Puerto San Carlos

by Leslie Godfrey in


We made our great escape from Sonrisa around noon and headed back to shore.  We ate lunch at Mare Y Arena’s Restaurant.  We order the house specialty of clams, baked in their shell with poblano pepper, tomatoes, onions, bacon, cheddar cheese and a creamy mayonnaise sauce with chipotle pepper and mustard.  We spoon this tasty concoction out onto tortilla chips and enjoy.  

Once we are full, we venture into the little town beyond.  It appears that the major industry of this town is fishing and tourism.  Each year, enormous grey whales migrate from Alaska, southward and end here in Magdalena Bay.  So, at Puerto San Carlos, there are many Pangas ready to take you out to see the whales.  Unfortunately for us, the whales have already left here to swim back north.  We have missed all the tourist action, and the streets of Puerto San Carlos are filled only with locals going about their business.

Once again, everyone is friendly, waving and greeting us warmly.  The dogs in the street snooze or explore, but do not bother us.  We walk all the way down main street, paved, and peek down all the cross streets that are only a fine, hard packed sand.  We stop at a grocery store and buy three avocados, cilantro, a bag of limes and six poblano peppers for $1.00.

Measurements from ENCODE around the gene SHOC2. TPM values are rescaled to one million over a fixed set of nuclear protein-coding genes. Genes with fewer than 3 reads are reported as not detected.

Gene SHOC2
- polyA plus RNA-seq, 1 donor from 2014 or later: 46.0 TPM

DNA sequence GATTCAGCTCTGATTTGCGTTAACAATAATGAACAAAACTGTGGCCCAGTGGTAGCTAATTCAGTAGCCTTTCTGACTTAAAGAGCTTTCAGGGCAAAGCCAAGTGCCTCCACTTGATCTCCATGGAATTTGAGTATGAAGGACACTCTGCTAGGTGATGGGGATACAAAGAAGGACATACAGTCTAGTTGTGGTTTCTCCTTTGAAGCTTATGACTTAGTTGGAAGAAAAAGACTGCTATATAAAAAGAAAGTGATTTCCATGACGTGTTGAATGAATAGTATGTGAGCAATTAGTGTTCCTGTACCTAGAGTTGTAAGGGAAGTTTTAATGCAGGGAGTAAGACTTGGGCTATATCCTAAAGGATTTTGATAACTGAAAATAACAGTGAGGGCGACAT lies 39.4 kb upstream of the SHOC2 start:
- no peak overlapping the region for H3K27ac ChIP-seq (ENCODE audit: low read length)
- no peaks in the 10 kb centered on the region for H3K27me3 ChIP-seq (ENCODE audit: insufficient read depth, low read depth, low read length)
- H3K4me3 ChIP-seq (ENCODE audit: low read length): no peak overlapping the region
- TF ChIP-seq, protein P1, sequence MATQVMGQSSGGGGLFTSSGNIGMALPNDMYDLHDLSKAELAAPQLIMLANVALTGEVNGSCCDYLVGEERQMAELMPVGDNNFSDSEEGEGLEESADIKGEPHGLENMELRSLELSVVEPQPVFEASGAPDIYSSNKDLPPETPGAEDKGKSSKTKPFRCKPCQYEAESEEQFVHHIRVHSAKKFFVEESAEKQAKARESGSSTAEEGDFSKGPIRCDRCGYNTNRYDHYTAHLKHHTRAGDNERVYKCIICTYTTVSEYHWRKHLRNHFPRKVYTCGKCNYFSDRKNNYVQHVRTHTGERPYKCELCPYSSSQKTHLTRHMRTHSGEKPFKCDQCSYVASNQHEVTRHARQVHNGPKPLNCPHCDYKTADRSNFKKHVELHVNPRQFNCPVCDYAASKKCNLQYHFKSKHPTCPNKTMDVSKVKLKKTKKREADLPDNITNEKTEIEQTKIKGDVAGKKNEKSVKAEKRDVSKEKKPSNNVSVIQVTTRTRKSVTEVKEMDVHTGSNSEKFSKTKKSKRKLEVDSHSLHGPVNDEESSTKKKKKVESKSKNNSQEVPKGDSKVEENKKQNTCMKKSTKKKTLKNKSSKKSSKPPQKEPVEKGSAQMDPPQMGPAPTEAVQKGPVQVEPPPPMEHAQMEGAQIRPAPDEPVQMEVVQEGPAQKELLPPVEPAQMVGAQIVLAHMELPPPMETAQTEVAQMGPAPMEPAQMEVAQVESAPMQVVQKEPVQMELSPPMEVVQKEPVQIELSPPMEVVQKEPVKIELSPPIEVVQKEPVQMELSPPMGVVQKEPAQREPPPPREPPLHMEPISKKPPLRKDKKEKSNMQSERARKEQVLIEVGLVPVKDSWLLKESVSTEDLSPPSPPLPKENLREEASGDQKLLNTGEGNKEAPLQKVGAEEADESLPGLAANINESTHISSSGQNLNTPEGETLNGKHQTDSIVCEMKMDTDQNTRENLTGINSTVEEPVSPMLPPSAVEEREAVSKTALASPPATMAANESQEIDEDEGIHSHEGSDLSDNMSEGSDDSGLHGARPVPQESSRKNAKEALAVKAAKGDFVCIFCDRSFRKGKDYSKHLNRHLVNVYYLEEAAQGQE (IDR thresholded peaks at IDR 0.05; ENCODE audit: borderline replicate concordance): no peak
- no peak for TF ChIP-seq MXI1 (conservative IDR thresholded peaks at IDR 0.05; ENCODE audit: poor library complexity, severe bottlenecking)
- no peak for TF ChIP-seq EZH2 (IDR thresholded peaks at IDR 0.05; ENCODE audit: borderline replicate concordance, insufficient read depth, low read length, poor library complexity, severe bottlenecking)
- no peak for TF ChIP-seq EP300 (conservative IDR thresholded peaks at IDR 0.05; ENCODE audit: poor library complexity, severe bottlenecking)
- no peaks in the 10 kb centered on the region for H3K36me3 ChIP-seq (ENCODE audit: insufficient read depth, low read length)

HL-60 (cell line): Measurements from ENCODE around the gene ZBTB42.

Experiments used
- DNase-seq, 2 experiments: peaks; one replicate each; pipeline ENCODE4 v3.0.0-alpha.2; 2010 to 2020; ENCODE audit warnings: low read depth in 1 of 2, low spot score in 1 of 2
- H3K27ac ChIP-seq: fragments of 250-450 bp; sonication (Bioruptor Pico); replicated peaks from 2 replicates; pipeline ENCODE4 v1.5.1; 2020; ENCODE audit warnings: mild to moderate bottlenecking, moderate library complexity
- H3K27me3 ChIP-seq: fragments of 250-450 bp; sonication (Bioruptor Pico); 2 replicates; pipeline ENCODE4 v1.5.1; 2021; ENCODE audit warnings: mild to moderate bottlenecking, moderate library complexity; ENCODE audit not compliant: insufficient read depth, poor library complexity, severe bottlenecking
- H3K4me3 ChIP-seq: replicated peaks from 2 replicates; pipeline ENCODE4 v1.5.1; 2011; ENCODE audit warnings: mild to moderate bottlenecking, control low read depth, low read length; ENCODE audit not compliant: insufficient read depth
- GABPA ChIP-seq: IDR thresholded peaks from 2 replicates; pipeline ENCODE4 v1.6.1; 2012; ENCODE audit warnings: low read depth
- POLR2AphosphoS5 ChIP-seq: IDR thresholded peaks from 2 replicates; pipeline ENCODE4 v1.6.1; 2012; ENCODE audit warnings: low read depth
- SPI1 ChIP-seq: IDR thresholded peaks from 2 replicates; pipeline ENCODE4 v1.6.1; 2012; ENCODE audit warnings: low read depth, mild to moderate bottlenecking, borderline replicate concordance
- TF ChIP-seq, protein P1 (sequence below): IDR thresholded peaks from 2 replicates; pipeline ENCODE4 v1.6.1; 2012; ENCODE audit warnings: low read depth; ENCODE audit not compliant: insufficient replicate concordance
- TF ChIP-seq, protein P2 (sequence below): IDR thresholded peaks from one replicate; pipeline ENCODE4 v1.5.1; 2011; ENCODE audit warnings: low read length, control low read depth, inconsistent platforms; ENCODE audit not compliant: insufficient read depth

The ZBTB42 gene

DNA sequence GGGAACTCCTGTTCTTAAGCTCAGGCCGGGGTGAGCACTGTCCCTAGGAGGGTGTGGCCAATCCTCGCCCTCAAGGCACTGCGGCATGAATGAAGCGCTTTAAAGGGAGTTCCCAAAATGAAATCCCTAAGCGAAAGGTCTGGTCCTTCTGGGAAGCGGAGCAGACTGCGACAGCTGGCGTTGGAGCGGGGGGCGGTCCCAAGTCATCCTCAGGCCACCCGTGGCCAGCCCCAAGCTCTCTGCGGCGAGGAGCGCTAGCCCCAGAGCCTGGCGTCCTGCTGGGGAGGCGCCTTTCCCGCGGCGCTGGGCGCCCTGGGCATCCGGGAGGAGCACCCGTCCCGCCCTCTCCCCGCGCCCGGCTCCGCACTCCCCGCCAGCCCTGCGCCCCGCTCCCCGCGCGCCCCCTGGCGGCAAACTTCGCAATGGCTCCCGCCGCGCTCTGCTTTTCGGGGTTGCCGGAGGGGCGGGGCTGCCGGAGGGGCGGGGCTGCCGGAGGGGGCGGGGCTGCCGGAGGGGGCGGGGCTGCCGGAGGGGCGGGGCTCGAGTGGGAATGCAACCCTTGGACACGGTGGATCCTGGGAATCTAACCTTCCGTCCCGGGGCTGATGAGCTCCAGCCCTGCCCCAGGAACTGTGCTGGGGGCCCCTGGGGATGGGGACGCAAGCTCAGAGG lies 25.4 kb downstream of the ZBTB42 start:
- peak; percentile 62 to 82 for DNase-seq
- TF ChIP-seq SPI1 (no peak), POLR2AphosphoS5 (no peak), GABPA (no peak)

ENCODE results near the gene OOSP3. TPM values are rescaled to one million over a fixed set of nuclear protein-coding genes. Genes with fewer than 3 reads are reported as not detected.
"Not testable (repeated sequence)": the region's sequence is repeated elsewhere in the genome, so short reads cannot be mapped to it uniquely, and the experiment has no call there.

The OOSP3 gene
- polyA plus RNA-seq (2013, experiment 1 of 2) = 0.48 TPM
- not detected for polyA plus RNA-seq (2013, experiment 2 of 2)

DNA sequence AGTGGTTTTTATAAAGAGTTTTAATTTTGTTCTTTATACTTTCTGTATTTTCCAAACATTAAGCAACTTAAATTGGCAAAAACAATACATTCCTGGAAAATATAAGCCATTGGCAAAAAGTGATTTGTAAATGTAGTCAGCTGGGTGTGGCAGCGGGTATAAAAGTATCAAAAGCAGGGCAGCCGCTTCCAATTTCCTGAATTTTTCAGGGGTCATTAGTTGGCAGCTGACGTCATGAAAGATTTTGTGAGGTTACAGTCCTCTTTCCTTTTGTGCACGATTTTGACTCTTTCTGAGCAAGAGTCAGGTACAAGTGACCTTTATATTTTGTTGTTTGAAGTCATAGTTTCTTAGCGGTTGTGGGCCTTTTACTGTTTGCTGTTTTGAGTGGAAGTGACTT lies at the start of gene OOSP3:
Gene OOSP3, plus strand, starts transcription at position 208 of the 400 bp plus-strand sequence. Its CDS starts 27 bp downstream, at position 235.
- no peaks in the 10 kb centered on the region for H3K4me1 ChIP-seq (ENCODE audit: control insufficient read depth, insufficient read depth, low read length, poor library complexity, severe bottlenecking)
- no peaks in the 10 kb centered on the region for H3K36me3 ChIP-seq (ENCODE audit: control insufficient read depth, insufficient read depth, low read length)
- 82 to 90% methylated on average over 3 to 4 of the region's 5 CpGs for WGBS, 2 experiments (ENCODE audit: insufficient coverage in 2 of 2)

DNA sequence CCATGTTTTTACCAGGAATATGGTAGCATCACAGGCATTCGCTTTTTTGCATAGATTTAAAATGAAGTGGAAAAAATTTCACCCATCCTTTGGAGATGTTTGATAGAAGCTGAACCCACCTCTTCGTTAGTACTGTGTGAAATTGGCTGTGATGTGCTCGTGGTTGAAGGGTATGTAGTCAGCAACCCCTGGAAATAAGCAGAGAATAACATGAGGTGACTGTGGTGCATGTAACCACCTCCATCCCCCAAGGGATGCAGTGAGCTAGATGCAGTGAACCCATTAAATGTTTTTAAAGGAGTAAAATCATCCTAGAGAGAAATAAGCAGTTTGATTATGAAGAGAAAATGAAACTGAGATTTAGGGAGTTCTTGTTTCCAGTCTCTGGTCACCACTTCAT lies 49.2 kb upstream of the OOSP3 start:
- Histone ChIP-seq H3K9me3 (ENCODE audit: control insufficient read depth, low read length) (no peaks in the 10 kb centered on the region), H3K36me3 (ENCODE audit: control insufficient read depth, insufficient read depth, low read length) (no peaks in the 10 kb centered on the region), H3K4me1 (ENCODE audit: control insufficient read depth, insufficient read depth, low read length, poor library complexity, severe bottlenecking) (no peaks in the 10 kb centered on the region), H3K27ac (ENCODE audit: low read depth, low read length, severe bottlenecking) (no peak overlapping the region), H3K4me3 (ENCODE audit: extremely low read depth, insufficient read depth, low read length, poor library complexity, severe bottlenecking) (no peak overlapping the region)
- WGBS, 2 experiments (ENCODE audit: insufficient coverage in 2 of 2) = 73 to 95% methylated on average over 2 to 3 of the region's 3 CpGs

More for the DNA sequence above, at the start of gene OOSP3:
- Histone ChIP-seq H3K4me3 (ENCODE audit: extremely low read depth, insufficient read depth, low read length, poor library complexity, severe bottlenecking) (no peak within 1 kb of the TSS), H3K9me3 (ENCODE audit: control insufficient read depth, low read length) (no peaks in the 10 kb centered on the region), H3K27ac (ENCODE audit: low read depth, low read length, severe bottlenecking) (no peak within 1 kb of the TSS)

We hear loud music coming from a block over, and we think it might be live music so we venture off to go find it.  Instead, we find a young boy about age 10, standing on a make shift tree swing, with his big black dog tied up next to him, blaring a very large stereo system out of an open air three wall cinderblock shack.  He sees us walk down the street, jumps off the swing and goes inside the shack.  There are no adults around, it doesn’t seem like a business of any kind.  I am curious what that is all about.

We get off the paved street and walk down sand streets.  We meet a very cute little puppy, we see fishermen cleaning fish in their front yard, men playing pool on a tiny pool table, men working on cars or other equipment. Children are all dressed in school uniforms, and walk through town heading to wherever children spend their afternoons here.  They all turn to look at us, some laugh.  “Hello!”  a group of boys gathered around a table next to a shack call out.  We smile, wave and say “Hello.” We pass a Great-grandmother, grandmother, mother in a front yards, talking with each other while a little boy played with his soccer ball.  On their own, the buildings with bars, fences, and razor wire create a severe facade.  When you add the friendly people, the infrastructure seems out of place.  Are they protecting this fluffy little guy from us, or are they protecting us from him?

I take pictures of homes that seem to express the lives of the people who live inside.  One of my favorite photos is of a home with a fence made of fishing nets.  There are pots of plants in the yard, this home contains a person who is a gardener.  I can understand these people; I can imagine decorating my home in this way.  But, I have a hard time raising my camera lens to the wood and plastic shacks covered with blankets and clothes.  I am saddened, confused, and embarrassed to think that a member of the human race is living inside this dwelling. 

I am standing on a sidewalk that bucks with ledges, holes and two foot tall curbs, looking at a series of homes when the tightly wound knot of my self identity comes loose.  I know who I am at home; the way I interact with that world is familiar.  Not only is this place different, but I am different while in it.  This trip has started in earnest, as this is why I left home.